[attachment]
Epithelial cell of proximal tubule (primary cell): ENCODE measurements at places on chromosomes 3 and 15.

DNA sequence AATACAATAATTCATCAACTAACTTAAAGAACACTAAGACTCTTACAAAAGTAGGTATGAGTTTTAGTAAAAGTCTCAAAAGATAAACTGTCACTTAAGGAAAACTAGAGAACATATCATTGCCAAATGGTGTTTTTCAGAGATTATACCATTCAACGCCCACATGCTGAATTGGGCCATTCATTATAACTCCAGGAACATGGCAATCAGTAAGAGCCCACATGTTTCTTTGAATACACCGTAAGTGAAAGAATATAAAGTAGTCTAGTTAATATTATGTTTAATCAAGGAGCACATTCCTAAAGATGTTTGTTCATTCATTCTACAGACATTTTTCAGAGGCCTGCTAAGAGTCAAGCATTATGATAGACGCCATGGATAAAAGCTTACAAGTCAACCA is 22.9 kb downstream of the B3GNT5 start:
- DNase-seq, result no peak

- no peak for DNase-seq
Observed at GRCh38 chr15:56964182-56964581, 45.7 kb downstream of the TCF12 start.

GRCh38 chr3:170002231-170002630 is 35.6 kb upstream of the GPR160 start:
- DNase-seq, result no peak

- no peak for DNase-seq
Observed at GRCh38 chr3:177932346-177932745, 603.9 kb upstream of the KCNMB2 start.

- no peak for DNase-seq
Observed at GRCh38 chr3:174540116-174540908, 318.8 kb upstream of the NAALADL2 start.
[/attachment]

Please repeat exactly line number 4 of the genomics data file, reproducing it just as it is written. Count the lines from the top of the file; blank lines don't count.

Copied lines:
- no peak for DNase-seq